Interlocal cooperation in public service delivery: the case of Virginia

TR Number



Journal Title

Journal ISSN

Volume Title


Virginia Polytechnic Institute and State University


Local governments during the past few years have been increasingly hard-pressed to make ends meet. Fiscally conservative times are now a political reality with which all of government must learn to cope. Many local officials have responded to this problem by introducing some new and innovative management techniques. But despite its potential economic and political advantages, interlocal cooperation has not received adequate attention as a cutback management technique.

This study is therefore designed to increase our understanding of interlocal cooperation by: (1) updating the information currently in existence on interlocal cooperation in the state of Virginia; (2) analyzing, evaluating and describing the administrative processes and structures of illustrative examples of interlocal cooperation in the state; and (3) assessing the relationship between interlocal cooperation and various political, social, economic and demographic characteristics of the state’s political subdivisions.

The methodology used in this study includes: (1) state-wide mail survey, (2) data analysis, (3) examination of illustrative examples of interlocal cooperation, and (4) literature review.

Major research findings were:

  1. There appears to be a relationship between population size, population growth, education, median household incomes, per capita income and per capita market values of real estate and interlocal cooperation in the State of Virginia, but the relationship is very weak indeed.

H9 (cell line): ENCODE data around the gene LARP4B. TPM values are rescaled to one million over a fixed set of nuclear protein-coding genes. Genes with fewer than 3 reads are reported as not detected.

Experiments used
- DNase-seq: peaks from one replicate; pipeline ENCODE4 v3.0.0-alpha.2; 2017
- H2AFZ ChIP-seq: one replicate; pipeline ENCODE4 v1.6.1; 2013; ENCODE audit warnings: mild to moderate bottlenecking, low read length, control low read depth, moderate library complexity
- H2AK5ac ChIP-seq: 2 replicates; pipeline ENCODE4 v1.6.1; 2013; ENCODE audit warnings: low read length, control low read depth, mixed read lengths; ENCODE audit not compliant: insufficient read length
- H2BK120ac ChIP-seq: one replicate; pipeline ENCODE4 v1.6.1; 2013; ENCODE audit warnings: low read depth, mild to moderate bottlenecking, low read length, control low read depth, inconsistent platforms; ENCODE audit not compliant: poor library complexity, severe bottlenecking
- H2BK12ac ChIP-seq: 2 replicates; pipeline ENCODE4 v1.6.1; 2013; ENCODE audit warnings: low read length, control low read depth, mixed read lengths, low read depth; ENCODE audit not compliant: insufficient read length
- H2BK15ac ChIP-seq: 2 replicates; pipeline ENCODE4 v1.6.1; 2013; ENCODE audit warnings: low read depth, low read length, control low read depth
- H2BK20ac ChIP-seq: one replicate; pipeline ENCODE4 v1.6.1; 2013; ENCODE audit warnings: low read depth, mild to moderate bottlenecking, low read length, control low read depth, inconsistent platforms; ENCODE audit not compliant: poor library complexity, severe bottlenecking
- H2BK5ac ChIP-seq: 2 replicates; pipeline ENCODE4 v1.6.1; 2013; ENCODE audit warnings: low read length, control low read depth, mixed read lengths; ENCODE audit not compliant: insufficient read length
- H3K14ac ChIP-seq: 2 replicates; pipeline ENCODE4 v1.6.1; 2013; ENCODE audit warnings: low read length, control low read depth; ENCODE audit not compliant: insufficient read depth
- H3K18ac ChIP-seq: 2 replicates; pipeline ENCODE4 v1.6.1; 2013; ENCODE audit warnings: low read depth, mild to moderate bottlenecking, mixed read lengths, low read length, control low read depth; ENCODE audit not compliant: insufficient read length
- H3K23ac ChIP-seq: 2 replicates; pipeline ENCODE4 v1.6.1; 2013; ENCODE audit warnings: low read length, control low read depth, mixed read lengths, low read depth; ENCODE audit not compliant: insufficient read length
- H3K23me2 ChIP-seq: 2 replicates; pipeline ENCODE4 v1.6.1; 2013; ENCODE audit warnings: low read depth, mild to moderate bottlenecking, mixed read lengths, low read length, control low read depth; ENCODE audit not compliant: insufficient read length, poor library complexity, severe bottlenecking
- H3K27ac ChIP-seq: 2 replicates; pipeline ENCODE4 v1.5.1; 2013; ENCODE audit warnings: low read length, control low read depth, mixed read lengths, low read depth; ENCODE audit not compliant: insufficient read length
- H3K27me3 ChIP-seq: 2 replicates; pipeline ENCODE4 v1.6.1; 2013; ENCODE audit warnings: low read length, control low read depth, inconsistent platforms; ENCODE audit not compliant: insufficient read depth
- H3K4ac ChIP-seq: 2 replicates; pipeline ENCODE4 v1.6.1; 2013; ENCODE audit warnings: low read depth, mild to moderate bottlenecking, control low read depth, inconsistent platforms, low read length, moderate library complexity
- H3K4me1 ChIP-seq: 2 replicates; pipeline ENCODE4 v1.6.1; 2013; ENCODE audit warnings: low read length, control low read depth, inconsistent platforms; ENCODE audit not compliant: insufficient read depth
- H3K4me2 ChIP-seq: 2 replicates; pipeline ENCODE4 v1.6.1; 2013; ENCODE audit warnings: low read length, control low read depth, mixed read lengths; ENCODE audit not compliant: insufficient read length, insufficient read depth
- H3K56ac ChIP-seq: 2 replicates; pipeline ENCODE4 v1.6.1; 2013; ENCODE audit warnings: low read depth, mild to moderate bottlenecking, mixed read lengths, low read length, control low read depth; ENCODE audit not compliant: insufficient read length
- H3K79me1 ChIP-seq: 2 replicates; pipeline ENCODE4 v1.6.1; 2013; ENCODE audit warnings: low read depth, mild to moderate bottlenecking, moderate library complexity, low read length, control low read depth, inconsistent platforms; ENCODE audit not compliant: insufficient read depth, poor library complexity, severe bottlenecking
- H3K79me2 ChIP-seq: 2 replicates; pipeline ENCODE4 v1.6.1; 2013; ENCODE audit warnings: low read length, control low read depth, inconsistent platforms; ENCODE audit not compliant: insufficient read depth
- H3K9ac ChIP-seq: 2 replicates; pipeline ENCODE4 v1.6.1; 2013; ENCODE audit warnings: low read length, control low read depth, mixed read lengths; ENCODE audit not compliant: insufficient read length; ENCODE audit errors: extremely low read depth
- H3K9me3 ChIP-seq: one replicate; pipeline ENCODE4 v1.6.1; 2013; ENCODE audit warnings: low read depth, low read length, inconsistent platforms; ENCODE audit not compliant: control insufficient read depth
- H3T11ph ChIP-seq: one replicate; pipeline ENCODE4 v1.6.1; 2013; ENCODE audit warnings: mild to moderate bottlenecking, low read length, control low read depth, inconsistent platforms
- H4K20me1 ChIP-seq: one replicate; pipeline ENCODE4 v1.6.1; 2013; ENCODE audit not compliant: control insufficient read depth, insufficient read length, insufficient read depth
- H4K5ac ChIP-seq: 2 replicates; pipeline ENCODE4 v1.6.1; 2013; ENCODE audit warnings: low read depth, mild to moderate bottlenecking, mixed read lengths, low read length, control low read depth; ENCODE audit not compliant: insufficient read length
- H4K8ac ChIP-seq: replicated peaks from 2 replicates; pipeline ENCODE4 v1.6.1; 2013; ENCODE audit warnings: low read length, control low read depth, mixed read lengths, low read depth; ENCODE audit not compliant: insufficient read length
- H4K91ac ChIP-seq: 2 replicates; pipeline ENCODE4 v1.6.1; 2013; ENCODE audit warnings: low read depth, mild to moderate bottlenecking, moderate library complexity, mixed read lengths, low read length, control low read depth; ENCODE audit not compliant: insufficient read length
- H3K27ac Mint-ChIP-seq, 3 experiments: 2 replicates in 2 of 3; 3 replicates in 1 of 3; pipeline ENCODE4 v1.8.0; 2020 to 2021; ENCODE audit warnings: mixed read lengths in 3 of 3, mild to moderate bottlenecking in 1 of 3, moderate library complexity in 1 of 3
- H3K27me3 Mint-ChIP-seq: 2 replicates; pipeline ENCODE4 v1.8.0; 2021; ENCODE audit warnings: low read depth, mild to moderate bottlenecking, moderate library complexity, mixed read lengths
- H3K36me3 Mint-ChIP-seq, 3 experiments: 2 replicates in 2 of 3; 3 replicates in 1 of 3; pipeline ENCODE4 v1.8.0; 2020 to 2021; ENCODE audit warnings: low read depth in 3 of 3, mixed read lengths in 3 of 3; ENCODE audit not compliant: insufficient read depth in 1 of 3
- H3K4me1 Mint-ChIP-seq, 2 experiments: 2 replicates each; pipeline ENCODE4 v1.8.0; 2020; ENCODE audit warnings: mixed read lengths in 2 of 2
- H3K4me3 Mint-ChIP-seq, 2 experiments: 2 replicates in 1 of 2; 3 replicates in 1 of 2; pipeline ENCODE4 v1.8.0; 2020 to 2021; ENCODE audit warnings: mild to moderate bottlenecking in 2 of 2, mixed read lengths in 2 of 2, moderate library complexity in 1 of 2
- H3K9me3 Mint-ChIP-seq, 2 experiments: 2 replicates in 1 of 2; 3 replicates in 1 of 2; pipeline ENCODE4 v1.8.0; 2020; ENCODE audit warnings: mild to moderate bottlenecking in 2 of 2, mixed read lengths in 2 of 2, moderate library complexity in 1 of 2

2. There is no appreciable differentiation by local governmental units in Virginia with regard to interlocal cooperation.

  3. There is no appreciable difference between metropolitan and non-metropolitan jurisdictions in Virginia with regard to interlocal cooperation.

  4. Virginia cities tend to use written agreement and contract more often than do either counties or towns. Counties are more apt to use contributions of cash and/or other resources than are either cities or towns. Towns, more often than cities or counties use unwritten/informal agreement.

  5. Metropolitan jurisdictions used written agreement and contract more often than any other form of interlocal agreement. Non-metropolitan localities were found to use unwritten/informal agreement most often.

  6. Virginia cities tend to cooperate more in the functional area of health and welfare, while towns form more agreements in the areas of administration and public safety.

  7. There is more interlocal cooperation between counties and towns than between any other combinations of governmental units in the state.

  8. Virginia counties and towns participate more often in interlocal agreement than do cities.

  9. An overwhelming majority of local officials in the state considered economies of scale to be the major driving force behind their communities’ interlocal agreement.

  10. Surprisingly, fear of annexation was not considered by Virginia local officials as the major reason for their communities’ reluctance to enter into interlocal cooperation.

  11. In the state of Virginia, joint operation occurs more frequently in those public services requiring large capital outlays.